www.digitalmars.com         C & C++   DMDScript  

digitalmars.D - meaning of 64bit: not only large memory, but large atomic integer

reply redsea <redsea 163.com> writes:
When I implement some high performance program in linux 32bit, 32bit atomic if
often not sufficient, for example, If I want to hold a index & a timestamp to a
atomic variable, 32bit is not enough,  in 64bit environment, I can do that.
Jan 07 2009
next sibling parent reply "Jarrett Billingsley" <jarrett.billingsley gmail.com> writes:
On Wed, Jan 7, 2009 at 10:47 AM, redsea <redsea 163.com> wrote:
 When I implement some high performance program in linux 32bit, 32bit atomic if
often not sufficient, for example, If I want to hold a index & a timestamp to a
atomic variable, 32bit is not enough,  in 64bit environment, I can do that.

..Congratulations?
Jan 07 2009
parent redsea <redsea 163.com> writes:
Jarrett Billingsley Wrote:

 On Wed, Jan 7, 2009 at 10:47 AM, redsea <redsea 163.com> wrote:
 When I implement some high performance program in linux 32bit, 32bit atomic if
often not sufficient, for example, If I want to hold a index & a timestamp to a
atomic variable, 32bit is not enough,  in 64bit environment, I can do that.

..Congratulations?

You mean scope & RAII ? Yes, it works, very well, thanks Walter. I test some dstress fail test case too, according to http://www.incasoftware.de/~kamm/ldc/tests/dmd-1.038-dstress1601/fail.html scope_06_M is also fixed, but some case with goto still failed. scope_06_M in run/s/scope_06_M.d ok now scope_13_A in run/s/scope_13_A.d still no ok, but Walter said it is not a bug. scope_14_A in run/s/scope_14_A.d scope_14_B in run/s/scope_14_B.d scope_14_C in run/s/scope_14_C.d scope_14_E in run/s/scope_14_E.d scope_17_A in run/s/scope_17_A.d failed scope_17_C in run/s/scope_17_C.d failed scope_17_D in run/s/scope_17_D.d other ones can not pass compile (so I wouldn't be afraid of them). And 17_A, 17_C is using goto combine scope/RAII, so, if we avoid the use of goto, we could be safe.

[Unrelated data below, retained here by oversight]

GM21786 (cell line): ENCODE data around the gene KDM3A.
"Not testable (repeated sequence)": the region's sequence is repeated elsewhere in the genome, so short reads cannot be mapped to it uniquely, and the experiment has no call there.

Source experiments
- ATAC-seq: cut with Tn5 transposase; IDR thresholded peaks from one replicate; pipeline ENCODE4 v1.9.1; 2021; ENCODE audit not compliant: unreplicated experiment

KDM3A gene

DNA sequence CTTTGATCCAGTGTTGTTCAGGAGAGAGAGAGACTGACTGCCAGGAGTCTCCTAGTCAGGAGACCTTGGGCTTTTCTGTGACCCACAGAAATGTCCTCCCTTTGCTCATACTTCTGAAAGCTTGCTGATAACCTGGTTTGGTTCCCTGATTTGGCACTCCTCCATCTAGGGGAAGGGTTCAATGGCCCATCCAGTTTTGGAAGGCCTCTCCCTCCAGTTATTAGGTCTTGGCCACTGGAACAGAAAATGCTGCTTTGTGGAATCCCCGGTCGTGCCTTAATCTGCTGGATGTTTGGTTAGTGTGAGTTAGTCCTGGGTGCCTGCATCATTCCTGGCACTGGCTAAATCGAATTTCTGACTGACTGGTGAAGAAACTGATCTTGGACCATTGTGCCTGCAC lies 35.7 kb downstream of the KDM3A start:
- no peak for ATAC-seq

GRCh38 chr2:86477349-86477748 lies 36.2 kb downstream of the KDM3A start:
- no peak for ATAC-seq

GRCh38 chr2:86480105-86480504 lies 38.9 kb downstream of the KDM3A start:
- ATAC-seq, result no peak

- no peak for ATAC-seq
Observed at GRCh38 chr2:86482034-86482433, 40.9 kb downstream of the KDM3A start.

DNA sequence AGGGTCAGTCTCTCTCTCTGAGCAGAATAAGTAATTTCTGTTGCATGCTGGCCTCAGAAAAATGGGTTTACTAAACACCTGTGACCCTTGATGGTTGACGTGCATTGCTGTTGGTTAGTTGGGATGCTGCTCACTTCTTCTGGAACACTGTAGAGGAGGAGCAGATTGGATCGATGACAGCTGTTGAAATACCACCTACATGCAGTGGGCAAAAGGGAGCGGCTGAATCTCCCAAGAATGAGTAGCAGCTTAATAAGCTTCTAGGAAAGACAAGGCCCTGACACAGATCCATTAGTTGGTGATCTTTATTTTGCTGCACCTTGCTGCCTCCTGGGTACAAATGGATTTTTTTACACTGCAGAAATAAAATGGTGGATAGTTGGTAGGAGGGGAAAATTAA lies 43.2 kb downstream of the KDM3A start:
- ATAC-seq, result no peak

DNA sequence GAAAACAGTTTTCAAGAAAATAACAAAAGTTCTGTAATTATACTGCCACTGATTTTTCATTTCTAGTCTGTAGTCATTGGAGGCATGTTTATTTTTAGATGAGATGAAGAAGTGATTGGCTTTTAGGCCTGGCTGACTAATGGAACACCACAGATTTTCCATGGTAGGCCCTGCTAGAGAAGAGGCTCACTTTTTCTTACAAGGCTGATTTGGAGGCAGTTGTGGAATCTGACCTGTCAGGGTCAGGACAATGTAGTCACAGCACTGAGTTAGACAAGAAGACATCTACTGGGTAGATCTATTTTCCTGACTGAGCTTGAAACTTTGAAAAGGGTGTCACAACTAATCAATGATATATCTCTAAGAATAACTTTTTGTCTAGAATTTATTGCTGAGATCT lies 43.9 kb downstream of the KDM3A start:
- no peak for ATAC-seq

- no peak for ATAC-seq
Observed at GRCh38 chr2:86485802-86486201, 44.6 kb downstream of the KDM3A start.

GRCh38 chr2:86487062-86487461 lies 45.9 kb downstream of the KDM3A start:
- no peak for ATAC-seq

Jan 07 2009
prev sibling next sibling parent "Robert Jacques" <sandford jhu.edu> writes:
On Wed, 07 Jan 2009 10:47:03 -0500, redsea <redsea 163.com> wrote:

 When I implement some high performance program in linux 32bit, 32bit  
 atomic if often not sufficient, for example, If I want to hold a index &  
 a timestamp to a atomic variable, 32bit is not enough,  in 64bit  
 environment, I can do that.

and Swap operation is availible, which allows you to use the index + tag method to advoid the ABA problem. However, a decent number of 64-bit systems don't support this operation leaving the vast majority of lock-free algorithms high and dry. (While there are high order bits you could hide a tag in, kernel developers are already using them for OS stuff). Of course, if you're referring to indexing into an array, you can use two shorts, etc. on 32-bit machines for much the same effect.
Jan 07 2009
prev sibling parent reply Sean Kelly <sean invisibleduck.org> writes:
== Quote from redsea (redsea 163.com)'s article
 When I implement some high performance program in linux 32bit, 32bit atomic if
often not sufficient,

environment, I can do that. The IA-32 instruction set contains a 64-bit CAS operation in addition to the 32-bit CAS. You don't even need a 64-bit machine to do it! The atomics module in Tango supports 64-bit storeIf operations on 32-bit Intel platforms. Sean
Jan 07 2009
parent redsea <redsea 163.com> writes:
Sean Kelly Wrote:
 The IA-32 instruction set contains a 64-bit CAS operation in addition to
 the 32-bit CAS.  You don't even need a 64-bit machine to do it!  The
 atomics module in Tango supports 64-bit storeIf operations on 32-bit
 Intel platforms.

Thanks Sean Kelly and Robert Jacques for teaching me. I read following in linux kernel code, so I think x86 32 can not support 64 CAS. I'm going to read tango atomic code :) #ifdef CONFIG_X86_32 # include "atomic_32.h" #else # include "atomic_64.h" #endif
Jan 07 2009